Sniffing Out Justice – But is it Legal?

by Diane Dimond on November 12, 2012

Can a Sniff Be Unconstitutional?

Can a dog violate your constitutional rights? That’s right – I said a dog.

No, this is not a trick question. It is borne of a law enforcement situation so serious that the state of Florida has been joined by more than 20 other states in asking the U.S. Supreme Court to render a decision on the matter.

Here’s the deal. The high court recently agreed to hear two separate cases from Florida in which police dogs, trained to sniff out illegal drugs, alerted their human handlers to the presence of drugs. The question currently pending before the court is: were these drug busts conducted legally?

One instance occurred outside a private home near Miami. Officers had gotten a tip that marijuana was being grown inside the home of Joelis

Jardines Case Goes All the Way to the SCOTUS

Jardine. After a K-9 unit Labrador retriever named Franky alerted at the front door one officer waited with the dog while the other went to get a search warrant. Inside, police found multiple pot plants. Jardines was arrested for possessing more than 25 pounds of marijuana and for illegally diverting the electricity needed to grow the plants under special lights. His lawyer argued that Jardines’s constitutional rights were violated by an illegal search and seizure. The Florida Supreme Court agreed.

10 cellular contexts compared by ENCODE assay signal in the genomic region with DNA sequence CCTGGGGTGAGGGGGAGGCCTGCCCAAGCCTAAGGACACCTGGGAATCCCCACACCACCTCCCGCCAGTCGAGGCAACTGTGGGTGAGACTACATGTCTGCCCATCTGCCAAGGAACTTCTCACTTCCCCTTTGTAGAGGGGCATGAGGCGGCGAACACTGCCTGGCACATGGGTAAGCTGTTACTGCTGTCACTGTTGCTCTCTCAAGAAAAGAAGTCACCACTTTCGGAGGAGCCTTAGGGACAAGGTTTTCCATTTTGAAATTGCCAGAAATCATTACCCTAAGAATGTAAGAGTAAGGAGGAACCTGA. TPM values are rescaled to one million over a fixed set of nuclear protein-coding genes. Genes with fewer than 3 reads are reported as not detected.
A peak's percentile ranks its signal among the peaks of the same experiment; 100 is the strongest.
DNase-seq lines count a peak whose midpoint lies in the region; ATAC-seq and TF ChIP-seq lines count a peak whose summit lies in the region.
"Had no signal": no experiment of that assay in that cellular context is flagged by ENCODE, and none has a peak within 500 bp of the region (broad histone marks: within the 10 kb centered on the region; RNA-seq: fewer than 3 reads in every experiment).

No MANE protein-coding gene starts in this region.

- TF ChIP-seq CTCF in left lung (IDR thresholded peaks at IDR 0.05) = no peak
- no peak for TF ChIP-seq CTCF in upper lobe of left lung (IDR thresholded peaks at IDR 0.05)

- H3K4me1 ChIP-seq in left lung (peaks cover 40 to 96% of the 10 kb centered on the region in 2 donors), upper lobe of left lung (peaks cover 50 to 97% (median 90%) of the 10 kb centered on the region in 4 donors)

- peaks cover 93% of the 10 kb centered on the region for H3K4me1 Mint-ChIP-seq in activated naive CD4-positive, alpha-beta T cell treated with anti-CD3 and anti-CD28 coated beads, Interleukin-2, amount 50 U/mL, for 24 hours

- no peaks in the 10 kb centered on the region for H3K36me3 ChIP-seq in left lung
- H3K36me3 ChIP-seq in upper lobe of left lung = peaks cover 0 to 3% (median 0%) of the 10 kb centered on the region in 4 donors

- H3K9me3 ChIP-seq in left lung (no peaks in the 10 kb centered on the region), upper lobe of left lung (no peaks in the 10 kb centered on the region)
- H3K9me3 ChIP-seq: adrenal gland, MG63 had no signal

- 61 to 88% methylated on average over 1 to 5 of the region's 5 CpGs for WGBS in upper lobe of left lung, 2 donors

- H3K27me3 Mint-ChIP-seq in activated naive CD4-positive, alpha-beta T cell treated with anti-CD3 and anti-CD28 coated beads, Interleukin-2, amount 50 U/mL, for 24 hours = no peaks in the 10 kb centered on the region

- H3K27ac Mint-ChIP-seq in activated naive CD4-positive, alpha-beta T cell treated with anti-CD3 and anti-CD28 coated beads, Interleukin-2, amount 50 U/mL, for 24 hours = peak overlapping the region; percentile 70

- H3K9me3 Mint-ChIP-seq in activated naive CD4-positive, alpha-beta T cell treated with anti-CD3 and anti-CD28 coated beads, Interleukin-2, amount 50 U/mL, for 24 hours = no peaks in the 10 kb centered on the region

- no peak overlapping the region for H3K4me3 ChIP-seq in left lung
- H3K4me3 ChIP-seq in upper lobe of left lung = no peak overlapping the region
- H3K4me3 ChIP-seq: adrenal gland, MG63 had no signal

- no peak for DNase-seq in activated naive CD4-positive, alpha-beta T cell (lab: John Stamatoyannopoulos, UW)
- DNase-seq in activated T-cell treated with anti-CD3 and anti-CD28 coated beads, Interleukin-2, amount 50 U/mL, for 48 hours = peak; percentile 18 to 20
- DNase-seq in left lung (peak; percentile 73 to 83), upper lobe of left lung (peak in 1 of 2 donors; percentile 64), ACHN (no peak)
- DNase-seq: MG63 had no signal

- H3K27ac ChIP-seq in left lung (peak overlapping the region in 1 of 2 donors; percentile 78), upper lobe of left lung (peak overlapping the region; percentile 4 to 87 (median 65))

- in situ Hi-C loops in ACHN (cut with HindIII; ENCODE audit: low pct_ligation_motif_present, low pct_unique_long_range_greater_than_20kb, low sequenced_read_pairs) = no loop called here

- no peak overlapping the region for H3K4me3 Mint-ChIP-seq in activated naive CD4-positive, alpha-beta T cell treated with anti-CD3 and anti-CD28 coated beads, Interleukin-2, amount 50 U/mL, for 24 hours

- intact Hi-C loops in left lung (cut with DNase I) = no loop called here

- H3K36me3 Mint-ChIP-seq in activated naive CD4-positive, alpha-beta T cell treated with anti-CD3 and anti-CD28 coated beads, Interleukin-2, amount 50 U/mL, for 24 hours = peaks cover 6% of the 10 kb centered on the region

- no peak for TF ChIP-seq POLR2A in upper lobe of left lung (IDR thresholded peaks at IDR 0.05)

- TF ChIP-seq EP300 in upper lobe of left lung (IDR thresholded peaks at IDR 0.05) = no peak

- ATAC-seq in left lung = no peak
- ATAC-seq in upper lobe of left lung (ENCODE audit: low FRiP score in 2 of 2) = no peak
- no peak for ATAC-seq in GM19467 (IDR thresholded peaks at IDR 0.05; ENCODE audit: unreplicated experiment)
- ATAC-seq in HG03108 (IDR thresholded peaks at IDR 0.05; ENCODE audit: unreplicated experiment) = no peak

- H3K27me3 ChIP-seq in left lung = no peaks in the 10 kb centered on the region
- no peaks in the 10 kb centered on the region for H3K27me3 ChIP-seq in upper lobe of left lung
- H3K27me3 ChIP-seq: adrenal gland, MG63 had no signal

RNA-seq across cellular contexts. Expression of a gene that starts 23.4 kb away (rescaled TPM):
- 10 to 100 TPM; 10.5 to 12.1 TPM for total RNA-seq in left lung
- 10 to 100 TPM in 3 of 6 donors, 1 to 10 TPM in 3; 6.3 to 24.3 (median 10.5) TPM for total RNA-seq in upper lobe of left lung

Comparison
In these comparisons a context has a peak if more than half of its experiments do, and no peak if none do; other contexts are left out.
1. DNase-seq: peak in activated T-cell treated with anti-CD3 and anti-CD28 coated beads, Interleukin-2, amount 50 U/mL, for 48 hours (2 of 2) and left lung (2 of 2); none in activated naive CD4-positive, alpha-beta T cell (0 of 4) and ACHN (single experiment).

The second case involved a seemingly routine traffic stop in Bristol, Florida during which the police officer thought Clayton Harris seemed awfully sweaty and nervous. The police dog at this scene, a German Shepard named Aldo, did what is called “a free air sniff” around the outside of the truck and zeroed in on the driver’s side door handle. Inside the vehicle the officer found a couple hundred pseudoephedrine pills and 8,000 matches – ingredients for making methamphetamine. Harris, pleaded no contest but, ultimately the Florida Supreme Court ruled against the legality of the police search saying the state had failed to prove that Aldo the dog was a reliable drug detector or that his handler had enough experience with a K-9 partner.